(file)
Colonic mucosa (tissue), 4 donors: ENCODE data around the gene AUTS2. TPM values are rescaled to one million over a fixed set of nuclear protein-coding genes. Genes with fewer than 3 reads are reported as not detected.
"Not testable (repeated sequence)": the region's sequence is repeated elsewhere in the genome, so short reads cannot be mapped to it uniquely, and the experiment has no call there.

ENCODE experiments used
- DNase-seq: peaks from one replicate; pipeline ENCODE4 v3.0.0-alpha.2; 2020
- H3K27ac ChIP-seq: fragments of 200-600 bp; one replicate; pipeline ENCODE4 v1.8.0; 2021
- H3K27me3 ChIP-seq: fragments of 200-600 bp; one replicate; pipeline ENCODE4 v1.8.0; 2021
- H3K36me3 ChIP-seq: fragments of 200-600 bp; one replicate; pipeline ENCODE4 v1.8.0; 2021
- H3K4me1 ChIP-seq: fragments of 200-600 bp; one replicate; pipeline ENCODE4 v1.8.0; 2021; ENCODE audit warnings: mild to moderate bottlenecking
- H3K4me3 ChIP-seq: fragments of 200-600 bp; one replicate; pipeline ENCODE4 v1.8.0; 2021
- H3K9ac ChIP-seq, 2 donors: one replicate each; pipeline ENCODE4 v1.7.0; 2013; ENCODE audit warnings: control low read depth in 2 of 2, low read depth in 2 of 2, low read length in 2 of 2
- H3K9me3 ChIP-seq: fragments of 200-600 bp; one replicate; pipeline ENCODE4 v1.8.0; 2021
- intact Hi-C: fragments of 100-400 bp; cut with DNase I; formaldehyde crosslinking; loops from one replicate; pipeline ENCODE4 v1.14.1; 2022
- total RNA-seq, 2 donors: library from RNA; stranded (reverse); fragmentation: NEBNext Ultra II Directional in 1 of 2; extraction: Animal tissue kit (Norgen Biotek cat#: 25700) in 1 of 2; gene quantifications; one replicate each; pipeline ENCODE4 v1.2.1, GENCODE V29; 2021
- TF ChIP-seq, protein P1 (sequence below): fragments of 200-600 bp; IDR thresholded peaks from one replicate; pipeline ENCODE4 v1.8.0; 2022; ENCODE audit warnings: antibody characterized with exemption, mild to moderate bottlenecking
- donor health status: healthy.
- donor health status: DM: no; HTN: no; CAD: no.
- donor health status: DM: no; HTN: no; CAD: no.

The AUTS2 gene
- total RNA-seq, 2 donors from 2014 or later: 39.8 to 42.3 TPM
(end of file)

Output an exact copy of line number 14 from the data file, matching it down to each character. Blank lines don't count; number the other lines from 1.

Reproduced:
- TF ChIP-seq, protein P1 (sequence below): fragments of 200-600 bp; IDR thresholded peaks from one replicate; pipeline ENCODE4 v1.8.0; 2022; ENCODE audit warnings: antibody characterized with exemption, mild to moderate bottlenecking